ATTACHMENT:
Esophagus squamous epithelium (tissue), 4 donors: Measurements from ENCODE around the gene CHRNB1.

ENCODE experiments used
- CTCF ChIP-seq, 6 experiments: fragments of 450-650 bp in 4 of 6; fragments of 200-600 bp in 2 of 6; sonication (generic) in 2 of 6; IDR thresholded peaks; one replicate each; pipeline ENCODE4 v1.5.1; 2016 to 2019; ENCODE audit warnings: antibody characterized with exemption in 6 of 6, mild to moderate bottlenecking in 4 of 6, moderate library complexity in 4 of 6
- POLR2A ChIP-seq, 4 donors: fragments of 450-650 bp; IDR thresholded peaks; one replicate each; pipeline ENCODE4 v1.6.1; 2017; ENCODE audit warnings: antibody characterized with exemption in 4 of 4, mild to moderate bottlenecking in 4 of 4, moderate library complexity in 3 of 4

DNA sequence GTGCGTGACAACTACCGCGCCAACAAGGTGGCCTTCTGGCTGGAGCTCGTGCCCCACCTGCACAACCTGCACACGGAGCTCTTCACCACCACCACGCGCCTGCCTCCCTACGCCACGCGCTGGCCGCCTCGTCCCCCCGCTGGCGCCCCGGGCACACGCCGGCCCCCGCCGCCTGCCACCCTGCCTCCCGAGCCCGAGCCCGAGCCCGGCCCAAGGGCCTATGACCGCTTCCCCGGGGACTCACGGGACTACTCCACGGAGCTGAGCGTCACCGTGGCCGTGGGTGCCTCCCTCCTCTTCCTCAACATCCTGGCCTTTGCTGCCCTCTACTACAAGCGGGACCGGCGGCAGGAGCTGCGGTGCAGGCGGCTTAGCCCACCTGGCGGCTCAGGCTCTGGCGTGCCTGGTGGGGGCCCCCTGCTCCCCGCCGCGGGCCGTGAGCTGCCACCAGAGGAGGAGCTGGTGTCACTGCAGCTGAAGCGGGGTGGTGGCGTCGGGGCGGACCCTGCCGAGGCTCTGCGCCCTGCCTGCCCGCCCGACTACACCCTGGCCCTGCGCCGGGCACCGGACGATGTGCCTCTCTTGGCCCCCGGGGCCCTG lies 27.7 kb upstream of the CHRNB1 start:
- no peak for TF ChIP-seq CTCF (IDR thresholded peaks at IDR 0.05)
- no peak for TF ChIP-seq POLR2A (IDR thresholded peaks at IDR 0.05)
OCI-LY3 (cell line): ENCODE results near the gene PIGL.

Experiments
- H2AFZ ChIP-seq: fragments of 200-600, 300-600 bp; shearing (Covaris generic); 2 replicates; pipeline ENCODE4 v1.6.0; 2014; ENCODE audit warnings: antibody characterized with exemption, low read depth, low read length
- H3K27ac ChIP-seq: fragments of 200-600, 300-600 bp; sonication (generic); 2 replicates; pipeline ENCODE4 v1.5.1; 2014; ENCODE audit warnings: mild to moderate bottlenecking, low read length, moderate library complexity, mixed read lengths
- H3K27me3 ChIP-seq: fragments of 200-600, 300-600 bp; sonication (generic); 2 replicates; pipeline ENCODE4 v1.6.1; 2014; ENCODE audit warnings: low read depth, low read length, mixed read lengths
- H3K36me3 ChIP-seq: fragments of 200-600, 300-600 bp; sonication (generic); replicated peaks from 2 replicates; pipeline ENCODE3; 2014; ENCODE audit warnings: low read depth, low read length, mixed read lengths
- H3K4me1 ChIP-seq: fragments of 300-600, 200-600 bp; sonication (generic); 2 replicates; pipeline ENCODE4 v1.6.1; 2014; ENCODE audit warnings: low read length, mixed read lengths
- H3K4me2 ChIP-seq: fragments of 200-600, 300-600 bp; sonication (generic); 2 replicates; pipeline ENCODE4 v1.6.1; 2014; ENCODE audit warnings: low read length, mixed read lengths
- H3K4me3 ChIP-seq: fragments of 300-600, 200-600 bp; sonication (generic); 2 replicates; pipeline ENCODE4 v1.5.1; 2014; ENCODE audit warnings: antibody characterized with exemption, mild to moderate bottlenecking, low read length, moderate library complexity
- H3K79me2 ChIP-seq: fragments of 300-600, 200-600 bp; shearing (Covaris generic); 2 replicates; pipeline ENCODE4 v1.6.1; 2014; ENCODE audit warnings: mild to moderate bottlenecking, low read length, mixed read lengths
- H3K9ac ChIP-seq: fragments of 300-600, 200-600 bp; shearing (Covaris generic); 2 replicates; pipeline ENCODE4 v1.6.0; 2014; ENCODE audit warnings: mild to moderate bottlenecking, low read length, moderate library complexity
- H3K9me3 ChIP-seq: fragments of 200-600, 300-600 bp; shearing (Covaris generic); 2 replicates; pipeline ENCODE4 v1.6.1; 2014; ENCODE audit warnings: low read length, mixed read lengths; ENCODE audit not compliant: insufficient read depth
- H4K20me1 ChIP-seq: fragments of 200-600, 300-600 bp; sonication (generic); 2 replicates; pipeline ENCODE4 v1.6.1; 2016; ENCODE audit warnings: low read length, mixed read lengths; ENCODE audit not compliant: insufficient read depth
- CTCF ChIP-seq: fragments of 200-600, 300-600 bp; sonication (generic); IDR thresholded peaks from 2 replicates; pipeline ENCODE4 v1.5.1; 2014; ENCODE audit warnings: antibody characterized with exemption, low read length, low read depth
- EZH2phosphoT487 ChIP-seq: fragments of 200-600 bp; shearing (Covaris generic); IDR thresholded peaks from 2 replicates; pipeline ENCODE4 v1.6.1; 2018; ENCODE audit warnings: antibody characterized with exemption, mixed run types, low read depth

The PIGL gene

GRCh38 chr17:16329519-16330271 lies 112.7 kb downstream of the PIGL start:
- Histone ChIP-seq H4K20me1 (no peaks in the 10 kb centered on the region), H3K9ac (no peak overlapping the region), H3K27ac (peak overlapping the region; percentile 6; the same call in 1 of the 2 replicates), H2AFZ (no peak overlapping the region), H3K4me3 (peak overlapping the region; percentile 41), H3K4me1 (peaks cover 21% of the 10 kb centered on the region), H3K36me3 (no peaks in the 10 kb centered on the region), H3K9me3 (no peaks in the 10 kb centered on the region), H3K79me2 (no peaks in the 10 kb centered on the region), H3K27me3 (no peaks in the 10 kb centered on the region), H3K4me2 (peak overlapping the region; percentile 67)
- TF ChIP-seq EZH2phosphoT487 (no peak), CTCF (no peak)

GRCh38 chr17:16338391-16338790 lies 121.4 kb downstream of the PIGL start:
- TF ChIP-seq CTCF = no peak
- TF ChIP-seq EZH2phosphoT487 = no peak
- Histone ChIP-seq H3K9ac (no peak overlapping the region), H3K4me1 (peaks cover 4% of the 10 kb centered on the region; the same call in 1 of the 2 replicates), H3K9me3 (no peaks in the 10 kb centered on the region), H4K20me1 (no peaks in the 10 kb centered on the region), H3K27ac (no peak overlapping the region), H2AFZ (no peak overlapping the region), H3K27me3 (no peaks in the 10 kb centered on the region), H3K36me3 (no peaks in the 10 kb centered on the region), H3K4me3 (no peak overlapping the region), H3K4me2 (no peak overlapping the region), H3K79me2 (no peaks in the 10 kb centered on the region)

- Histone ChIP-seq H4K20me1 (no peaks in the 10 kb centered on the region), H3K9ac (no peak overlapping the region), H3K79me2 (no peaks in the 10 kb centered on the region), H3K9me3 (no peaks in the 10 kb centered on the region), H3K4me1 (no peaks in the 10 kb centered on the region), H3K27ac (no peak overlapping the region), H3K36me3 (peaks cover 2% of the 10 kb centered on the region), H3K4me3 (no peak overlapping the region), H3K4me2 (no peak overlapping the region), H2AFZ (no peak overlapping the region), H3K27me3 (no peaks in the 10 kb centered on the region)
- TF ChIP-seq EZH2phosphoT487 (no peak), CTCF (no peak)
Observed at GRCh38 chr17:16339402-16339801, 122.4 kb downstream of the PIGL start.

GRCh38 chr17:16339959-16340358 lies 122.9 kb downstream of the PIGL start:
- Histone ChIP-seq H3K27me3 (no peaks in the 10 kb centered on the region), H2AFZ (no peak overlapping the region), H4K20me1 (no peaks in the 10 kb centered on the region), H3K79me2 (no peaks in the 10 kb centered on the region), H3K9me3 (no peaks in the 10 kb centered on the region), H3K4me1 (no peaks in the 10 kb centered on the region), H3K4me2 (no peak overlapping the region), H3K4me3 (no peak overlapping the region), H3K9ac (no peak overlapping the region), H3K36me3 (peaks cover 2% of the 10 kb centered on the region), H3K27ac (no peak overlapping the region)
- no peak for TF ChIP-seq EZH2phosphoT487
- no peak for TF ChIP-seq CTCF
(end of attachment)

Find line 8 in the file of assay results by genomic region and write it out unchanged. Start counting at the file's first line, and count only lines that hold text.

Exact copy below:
OCI-LY3 (cell line): ENCODE results near the gene PIGL.